The precise location of Subartu is unknown but it was likely in Upper Mesopotamia at the upper reaches of the Tigris river. It represented a northern limit of the Akkadian Empire (about 2334 BCE to 2154 BCE).

In early texts, Subartu is mentioned as a mountainous, agrarian area, frequently raided for slaves. It is written that Eannatum, the Sumerian king of Lagash, attacked Subartu. Subartu is listed as one of the provinces of the empire of Lugal-Anne-Mundu, king of the Adab city-state in Sumer.

In the time of the Akkadian Empire, Sargon of Akkad (about 2340 BCE to 2284 BCE) attacked Subartu. Sargon's grandson, Naram-Sin of Akkad (about 2254 BCE to 2218 BCE) was a ruler of Subartu. Ishbi-Erra (about 1953 BCE to 1921 BCE) was a later ruler of Subartu.


There is archaeological evidence that the site of Assur was occupied by about 2400 BCE. This places it in the Early Dynastic Period of Mesopotamia. Assur's very oldest remains were discovered in the foundations of the Ishtar temple and at the "old palace".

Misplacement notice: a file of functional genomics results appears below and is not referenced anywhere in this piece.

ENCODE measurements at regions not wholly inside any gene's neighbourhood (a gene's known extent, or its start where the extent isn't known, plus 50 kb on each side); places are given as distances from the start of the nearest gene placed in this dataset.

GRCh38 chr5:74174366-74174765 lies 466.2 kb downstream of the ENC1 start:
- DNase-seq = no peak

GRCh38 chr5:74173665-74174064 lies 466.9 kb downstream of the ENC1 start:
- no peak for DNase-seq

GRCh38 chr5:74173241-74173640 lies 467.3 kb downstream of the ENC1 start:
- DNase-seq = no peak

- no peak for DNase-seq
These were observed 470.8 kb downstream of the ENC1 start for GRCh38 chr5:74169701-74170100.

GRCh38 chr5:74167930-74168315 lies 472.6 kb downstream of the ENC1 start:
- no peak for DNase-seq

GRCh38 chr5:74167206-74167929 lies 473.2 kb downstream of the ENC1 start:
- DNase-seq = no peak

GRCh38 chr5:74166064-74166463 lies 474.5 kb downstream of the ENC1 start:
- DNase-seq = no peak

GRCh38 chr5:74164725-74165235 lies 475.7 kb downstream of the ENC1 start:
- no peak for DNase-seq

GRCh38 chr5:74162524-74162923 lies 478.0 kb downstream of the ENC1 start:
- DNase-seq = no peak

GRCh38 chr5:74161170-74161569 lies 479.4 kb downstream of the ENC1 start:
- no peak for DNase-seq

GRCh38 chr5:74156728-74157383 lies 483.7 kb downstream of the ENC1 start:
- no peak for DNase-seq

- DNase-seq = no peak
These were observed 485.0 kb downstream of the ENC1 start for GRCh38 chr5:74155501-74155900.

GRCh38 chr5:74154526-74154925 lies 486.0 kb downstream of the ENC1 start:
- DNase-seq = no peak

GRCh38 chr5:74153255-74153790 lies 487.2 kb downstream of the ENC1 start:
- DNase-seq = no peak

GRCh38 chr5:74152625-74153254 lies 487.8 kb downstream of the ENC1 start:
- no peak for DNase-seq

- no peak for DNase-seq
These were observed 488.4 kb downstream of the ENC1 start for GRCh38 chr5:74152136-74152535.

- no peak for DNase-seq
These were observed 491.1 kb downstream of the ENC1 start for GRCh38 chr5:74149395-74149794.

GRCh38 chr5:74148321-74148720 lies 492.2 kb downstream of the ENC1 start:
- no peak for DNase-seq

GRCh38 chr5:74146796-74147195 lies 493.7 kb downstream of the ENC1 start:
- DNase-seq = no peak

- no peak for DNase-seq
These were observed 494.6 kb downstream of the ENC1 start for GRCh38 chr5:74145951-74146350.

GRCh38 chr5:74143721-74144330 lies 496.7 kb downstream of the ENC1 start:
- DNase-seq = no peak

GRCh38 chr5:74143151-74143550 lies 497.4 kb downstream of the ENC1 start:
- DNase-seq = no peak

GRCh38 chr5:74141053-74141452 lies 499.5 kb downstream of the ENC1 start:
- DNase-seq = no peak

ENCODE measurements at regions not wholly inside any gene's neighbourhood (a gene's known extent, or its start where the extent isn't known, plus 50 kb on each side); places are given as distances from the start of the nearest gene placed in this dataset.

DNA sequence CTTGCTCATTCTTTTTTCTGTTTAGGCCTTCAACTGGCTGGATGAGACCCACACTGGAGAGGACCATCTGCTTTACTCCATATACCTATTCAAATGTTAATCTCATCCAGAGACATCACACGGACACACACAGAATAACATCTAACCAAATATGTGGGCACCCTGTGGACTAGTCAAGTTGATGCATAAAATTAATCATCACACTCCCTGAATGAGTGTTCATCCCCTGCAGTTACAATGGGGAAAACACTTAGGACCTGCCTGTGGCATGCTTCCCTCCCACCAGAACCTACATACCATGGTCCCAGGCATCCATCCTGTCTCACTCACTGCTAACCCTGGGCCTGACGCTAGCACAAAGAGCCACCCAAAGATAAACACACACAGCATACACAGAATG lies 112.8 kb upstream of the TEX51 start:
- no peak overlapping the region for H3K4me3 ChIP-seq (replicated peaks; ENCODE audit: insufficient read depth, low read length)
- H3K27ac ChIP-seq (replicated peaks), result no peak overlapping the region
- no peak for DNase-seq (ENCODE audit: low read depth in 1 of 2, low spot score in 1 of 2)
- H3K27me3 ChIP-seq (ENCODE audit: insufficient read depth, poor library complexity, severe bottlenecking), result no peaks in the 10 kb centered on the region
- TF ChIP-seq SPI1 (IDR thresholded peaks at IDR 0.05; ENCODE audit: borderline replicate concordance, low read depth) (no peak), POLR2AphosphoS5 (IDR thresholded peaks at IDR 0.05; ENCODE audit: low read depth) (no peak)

The earliest record of language in Assyria refers to the period of the Akkadian Empire[where?] speaking a Semitic language[which?]. Akkadians first appeared in Mesopotamia around 3500 BCE – 3000 BCE. Akkadian language names are recorded from about 2890 BCE[where?]. The Akkadians intermingled with the local Sumerian population[where?]. In the Sumerian mythological epic Enmerkar and the Lord of Aratta, Subartu is noted as a land where "languages are confused".

A culturally close, bilingual population existed by 2800 BCE. There was lexical borrowing and syntactic, morphological and phonological convergence creating a sprachbund (a language "crossroads") between about 3000 BCE and 2000 BCE.

Gradually, the Akkadian language replaced the Sumerian language as the spoken language of Mesopotamia. Sumerian cuneiform was still used as a sacred, ceremonial, literary and scientific language throughout Mesopotamia. Akkadian cuneiform was also used in these ways.


Assyria of the Early Period was polytheistic. The King of the Gods was Ashur. The symbols of Ashur included: a winged disc with horns, enclosing four circles revolving round a middle circle and rippling rays falling down from either side of the disc; a circle or wheel, suspended from wings, and enclosing a warrior drawing his bow to discharge an arrow; or the same circle with the warrior's bow carried in his left hand, while the right hand is uplifted as if to bless his worshippers.